Bill Allows Secretary Of Interior To Pilot Water Acquisition Program
U.S. Senators Tom Udall and Martin Heinrich have introduced the New Mexico Drought Preparedness Act, which would improve the efficiency and effectiveness of water management across the state.
The New Mexico Drought Preparedness Act is derived from policy recommendations generated by a variety of stakeholders from New Mexico including conservancy districts, farmers, ranchers, tribes, municipalities and others that collaborated to put together proposals to help New Mexico deal with future water supply challenges.
It authorizes the Secretary of the Interior to pilot a voluntary water acquisition and leasing program in certain New Mexico basins and to provide funding and technical assistance for the installation of modern water metering infrastructure in the Middle Rio Grande Valley, while giving more flexibility to water managers.
These initiatives are designed to improve management of existing water allocations in order to enhance stream flow to benefit fish and wildlife, and improve water quality, on a voluntary basis, thus reducing the potential for water conflicts.
Emphasizing collaboration benefits all New Mexico communities, farmers, ranchers and businesses that depend on a secure water future. It will also add a cost-share waiver for drought-related projects under the WaterSMART program to ensure that small communities have access to funding for critical projects.
At the request of Udall and Heinrich, the Senate Committee on Energy and Natural Resources Subcommittee on Water and Power considered the legislation in a hearing on June 14, helping to move the legislation forward.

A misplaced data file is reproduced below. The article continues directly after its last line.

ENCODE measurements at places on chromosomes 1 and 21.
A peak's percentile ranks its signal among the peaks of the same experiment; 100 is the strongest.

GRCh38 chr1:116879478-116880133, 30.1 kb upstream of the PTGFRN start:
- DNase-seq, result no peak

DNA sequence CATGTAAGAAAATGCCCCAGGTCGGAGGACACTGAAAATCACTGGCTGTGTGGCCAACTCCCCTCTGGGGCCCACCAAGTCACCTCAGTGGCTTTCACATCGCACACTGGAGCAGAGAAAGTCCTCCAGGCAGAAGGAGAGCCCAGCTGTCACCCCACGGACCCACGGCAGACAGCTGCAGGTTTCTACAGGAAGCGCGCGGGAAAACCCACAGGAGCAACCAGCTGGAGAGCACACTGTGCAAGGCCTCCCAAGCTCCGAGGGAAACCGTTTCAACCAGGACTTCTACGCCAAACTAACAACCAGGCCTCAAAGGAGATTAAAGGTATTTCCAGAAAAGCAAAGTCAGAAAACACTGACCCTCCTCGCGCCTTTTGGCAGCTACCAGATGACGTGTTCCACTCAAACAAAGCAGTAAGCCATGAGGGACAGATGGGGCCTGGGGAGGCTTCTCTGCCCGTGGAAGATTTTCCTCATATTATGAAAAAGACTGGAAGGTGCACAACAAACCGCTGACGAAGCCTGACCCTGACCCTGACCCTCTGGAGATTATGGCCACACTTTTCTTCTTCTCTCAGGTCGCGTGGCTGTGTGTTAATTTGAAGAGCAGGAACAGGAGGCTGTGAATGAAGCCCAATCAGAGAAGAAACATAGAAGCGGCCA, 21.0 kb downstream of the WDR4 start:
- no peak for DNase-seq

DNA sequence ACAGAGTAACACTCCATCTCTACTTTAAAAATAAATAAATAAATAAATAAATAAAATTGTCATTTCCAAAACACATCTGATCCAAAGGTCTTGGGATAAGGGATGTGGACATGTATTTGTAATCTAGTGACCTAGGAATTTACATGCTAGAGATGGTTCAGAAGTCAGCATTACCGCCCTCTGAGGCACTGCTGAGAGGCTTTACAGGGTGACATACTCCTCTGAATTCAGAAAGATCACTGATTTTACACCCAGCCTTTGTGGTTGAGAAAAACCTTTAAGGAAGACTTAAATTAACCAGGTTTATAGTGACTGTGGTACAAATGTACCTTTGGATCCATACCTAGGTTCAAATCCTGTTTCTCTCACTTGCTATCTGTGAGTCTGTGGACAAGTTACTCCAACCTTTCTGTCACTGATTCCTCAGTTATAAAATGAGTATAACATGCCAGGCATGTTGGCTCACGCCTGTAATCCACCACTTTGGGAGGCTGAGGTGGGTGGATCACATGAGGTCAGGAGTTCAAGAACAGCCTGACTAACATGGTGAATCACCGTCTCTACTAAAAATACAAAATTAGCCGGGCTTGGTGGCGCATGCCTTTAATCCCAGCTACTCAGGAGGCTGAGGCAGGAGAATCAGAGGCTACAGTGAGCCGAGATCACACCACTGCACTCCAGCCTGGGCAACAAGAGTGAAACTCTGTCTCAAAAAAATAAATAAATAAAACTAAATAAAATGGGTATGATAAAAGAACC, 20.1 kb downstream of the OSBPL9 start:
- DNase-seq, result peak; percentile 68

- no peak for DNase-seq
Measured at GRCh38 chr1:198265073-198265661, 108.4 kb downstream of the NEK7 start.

During the hearing, Heinrich discussed the legislation and expressed the need and effectiveness of locally-driven solutions. He thanked witness Mike Hamman, CEO of the Middle Rio Grande Conservancy District, for his leadership in addressing water supply challenges.
“I’m proud to work alongside Senator Udall in helping find smart solutions to address the state’s unique water supply and drought challenges. As all New Mexicans know, one or two wet years doesn’t mean the next drought isn’t right around the corner. We need to prepare now so that we’re ready for the next one. And we know that climate change means drier summers and longer droughts,” said Heinrich, a member of the Senate Committee on Energy and Natural Resources.
“We need locally-driven, long-term solutions to make the most of limited water supplies and ensure our communities have a secure water future, while supporting New Mexico’s rich environmental resources,” he said.
“New Mexico has unique and complex water issues and it is becoming increasingly clear that future water supplies will not meet future demand in our state. Water is vital to our economy and our ability to grow, and we must find ways to get more out of every drop through cooperation, not conflict,” Udall said.
“That’s why I worked with community stakeholders, farmers and ranchers, and water experts from around the state to create this drought relief legislation that will help New Mexico manage the water we have and prepare for future droughts. Together, we can become more efficient and effective in managing future water supplies so New Mexico can continue to grow. I thank Senator Heinrich for his partnership on this legislation and his work in the Energy and Natural Resources Committee — we will keep collaborating for policies and federal resources that move us toward that goal.”
Hamman expressed his support of the bill saying in his testimony that, “It will enhance agency authorities to allow for resources and operational flexibilities necessary to address changing climatic conditions in the desert southwest, and help agencies, irrigation districts, and other water users to better cope with the wide variations in water supplies while meeting the requirements of the Endangered Species Act.”
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